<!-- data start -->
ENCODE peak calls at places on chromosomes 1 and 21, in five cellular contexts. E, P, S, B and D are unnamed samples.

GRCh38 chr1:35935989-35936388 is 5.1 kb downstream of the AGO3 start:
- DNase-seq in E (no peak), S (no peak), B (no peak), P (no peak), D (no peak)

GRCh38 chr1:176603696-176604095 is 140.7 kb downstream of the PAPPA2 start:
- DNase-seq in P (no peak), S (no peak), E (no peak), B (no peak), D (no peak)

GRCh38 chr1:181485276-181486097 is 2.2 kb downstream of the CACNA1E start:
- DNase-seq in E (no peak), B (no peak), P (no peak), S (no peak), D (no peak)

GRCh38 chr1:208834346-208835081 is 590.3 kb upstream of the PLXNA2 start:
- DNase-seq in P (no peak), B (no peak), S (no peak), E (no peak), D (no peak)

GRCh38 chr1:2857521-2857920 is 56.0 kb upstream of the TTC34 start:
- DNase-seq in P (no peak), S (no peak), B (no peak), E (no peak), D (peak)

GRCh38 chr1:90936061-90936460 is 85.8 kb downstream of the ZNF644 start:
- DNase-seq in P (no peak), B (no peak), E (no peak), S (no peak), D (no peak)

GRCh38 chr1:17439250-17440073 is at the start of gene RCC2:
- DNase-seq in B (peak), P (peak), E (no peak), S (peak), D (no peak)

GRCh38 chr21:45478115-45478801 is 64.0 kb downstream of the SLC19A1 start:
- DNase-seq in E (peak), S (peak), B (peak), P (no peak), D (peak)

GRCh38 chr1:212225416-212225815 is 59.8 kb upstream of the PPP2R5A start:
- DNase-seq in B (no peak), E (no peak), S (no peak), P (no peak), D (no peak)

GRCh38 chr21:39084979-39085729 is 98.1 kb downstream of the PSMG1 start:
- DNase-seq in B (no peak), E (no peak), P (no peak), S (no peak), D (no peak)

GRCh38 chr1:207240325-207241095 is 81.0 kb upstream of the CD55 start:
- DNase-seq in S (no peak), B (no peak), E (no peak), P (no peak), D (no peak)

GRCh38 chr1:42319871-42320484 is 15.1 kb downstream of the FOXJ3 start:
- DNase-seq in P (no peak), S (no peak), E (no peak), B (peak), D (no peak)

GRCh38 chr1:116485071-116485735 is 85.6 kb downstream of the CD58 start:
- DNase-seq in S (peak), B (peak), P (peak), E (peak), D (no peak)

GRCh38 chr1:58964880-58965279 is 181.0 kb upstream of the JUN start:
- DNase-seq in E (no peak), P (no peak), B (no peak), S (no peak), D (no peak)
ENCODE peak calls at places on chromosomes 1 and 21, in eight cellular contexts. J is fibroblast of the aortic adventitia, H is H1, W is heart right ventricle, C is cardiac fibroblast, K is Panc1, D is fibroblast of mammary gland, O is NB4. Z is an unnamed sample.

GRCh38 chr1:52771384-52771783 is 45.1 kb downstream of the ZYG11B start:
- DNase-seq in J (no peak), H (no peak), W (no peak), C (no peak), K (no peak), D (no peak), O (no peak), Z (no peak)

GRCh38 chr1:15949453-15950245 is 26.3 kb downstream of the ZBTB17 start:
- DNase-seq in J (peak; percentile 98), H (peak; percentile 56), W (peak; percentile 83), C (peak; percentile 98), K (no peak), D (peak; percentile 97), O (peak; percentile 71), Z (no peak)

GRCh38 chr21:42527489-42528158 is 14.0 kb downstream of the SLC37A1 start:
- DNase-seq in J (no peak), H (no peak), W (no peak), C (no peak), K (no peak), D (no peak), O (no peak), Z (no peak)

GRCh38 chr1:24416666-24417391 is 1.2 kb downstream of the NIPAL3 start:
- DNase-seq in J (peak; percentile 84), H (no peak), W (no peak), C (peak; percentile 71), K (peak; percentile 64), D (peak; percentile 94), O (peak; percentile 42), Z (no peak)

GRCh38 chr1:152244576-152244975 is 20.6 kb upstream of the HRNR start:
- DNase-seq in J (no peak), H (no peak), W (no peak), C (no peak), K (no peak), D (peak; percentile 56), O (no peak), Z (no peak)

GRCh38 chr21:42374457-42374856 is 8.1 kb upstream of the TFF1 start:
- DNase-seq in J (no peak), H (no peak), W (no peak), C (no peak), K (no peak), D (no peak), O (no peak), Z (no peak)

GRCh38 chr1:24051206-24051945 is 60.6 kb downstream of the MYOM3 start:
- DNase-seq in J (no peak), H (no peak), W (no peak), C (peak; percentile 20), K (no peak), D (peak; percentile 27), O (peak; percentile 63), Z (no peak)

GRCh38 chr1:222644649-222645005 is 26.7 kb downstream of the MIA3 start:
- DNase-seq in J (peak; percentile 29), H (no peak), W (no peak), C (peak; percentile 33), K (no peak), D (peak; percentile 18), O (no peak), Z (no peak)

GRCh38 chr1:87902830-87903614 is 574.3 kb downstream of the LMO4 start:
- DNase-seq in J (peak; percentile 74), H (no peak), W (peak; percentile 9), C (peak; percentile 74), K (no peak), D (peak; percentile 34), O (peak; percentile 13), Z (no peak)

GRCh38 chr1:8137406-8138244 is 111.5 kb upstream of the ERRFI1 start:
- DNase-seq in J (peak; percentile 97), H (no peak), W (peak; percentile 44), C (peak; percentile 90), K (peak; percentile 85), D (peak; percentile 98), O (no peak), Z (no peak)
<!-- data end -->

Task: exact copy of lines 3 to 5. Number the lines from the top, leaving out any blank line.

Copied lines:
- DNase-seq in E (no peak), S (no peak), B (no peak), P (no peak), D (no peak)

GRCh38 chr1:176603696-176604095 is 140.7 kb downstream of the PAPPA2 start:
- DNase-seq in P (no peak), S (no peak), E (no peak), B (no peak), D (no peak)